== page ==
IPCC Forecasts More Wacky Weather

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In a forthcoming report, the Intergovernmental Panel on Climate Change finds that extreme weather events—like the floods, droughts, and major storms so far in 2011—are increasingly linked to climate change. Seth Borenstein of the Associated Press got an early copy of the report’s summary, and writes:

The final draft of the report from a panel of the world’s top climate scientists paints a wild future for a world already weary of weather catastrophes costing billions of dollars. The report says costs will rise and perhaps some locations will become “increasingly marginal as places to live.”

The report from the Nobel Prize-winning Intergovernmental Panel on Climate Change will be issued in a few weeks, after a meeting in Uganda. It says there is at least a 2-in-3 probability that climate extremes have already worsened because of man-made greenhouse gases.

Scientists, of course, are cautious about saying that any specific weather event happened because of climate change. But they generally acknowledge, as this report does, that these kinds of extreme weather events are increasing in frequency and severity, and will continue to do so in the future as the world warms. (The report notes that scientists are “virtually certain” that there will be more periods of extreme heat, for example.)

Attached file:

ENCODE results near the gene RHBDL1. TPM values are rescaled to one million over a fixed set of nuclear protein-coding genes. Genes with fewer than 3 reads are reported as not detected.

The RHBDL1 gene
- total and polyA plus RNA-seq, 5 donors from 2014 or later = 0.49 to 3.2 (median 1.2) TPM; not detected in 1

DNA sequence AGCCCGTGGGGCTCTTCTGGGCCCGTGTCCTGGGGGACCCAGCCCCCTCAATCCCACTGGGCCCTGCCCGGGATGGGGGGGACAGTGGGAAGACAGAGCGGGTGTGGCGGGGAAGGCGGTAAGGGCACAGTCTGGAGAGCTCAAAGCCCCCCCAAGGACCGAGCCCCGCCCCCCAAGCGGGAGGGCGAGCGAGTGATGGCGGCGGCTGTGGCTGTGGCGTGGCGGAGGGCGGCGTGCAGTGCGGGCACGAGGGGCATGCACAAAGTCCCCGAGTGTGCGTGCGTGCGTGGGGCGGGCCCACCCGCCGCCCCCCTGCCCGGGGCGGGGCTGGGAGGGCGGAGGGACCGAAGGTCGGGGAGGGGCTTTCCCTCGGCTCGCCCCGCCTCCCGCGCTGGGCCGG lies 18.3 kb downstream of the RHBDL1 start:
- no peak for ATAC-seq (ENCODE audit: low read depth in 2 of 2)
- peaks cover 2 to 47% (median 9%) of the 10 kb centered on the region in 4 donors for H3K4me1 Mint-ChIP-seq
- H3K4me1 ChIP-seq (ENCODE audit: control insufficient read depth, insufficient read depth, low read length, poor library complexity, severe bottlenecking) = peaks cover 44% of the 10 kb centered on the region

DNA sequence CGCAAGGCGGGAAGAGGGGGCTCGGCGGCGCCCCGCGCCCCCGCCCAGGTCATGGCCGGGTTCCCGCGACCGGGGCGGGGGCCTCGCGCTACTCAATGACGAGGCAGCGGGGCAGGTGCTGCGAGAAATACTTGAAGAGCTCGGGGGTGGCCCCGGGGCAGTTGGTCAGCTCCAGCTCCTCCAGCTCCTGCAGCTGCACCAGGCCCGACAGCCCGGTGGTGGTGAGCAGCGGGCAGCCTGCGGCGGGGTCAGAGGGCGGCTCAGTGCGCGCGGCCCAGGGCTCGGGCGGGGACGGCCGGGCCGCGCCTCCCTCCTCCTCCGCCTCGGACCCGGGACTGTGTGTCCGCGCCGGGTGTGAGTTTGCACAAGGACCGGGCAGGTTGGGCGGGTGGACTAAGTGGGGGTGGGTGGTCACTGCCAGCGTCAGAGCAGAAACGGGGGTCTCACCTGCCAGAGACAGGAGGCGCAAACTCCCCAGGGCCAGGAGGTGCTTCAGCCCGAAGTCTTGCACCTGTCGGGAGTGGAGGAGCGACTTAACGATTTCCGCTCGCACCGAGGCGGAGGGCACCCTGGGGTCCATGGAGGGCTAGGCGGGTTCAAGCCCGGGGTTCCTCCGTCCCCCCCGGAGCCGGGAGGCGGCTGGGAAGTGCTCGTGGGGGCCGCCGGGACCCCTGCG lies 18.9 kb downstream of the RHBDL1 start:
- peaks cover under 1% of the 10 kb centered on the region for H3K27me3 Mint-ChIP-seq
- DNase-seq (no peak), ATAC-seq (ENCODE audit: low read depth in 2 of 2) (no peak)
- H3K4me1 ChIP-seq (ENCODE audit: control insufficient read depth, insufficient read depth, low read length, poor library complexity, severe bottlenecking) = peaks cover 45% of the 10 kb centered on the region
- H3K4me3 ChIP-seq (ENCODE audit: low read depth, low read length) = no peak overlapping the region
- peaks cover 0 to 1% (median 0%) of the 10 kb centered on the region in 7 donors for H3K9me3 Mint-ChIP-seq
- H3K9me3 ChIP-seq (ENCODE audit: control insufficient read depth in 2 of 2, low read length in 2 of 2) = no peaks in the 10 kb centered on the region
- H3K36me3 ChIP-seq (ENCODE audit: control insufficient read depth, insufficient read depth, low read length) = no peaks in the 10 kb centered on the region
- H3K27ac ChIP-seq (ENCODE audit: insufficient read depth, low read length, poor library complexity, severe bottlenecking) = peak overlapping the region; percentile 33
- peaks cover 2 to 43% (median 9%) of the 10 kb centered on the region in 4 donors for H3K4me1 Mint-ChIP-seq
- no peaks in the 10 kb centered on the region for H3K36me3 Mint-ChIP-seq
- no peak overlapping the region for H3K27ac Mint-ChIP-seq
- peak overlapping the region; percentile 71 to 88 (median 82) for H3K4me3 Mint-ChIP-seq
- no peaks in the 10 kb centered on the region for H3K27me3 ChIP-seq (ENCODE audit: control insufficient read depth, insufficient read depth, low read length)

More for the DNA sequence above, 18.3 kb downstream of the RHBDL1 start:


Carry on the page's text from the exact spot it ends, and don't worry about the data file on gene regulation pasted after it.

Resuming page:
The US has already seen quite a few expensive weather disasters this year, as has the rest of the world. Guess it’s time to batten down the hatches.

More MotherJones reporting on Climate Desk

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You expect the big picture, and it's our job at Mother Jones to give it to you. And right now, so many of the troubles we face are the making not of a virus, but of the quest for profit, political or economic (and not just from the man in the White House who could have offered leadership and comfort but instead gave us bleach).

In "News Is Just Like Waste Management," we unpack what the coronavirus crisis has meant for journalism, including Mother Jones’, and how we can rise to the challenge. If you're able to, this is a critical moment to support our nonprofit journalism with a donation: We've scoured our budget and made the cuts we can without impairing our mission, and we hope to raise $400,000 from our community of online readers to help keep our big reporting projects going because this extraordinary pandemic-plus-election year is no time to pull back.

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